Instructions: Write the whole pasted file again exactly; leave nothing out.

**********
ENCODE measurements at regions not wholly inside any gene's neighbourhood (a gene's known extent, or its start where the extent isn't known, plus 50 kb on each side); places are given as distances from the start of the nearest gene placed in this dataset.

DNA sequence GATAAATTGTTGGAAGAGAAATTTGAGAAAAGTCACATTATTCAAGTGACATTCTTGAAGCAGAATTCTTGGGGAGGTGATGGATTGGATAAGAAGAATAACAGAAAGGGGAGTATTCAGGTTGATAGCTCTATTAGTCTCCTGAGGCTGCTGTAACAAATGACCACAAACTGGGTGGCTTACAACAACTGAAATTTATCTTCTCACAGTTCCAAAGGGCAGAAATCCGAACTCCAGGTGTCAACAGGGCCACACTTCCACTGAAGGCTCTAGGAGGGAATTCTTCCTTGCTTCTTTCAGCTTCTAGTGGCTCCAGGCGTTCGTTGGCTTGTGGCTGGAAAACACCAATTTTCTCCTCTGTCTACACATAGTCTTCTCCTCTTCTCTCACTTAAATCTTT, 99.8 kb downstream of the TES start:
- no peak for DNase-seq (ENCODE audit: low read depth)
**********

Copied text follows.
ENCODE measurements at regions not wholly inside any gene's neighbourhood (a gene's known extent, or its start where the extent isn't known, plus 50 kb on each side); places are given as distances from the start of the nearest gene placed in this dataset.

DNA sequence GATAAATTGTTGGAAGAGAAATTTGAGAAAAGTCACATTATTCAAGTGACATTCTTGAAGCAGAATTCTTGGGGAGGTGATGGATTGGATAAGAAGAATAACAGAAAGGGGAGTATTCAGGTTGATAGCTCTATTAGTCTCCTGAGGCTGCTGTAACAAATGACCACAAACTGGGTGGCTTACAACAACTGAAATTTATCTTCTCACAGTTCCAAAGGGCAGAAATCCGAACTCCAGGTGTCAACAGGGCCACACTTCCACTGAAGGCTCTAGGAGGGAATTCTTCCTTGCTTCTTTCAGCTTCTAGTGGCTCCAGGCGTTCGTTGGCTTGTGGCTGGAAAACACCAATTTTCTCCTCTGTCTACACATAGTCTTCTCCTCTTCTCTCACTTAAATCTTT, 99.8 kb downstream of the TES start:
- no peak for DNase-seq (ENCODE audit: low read depth)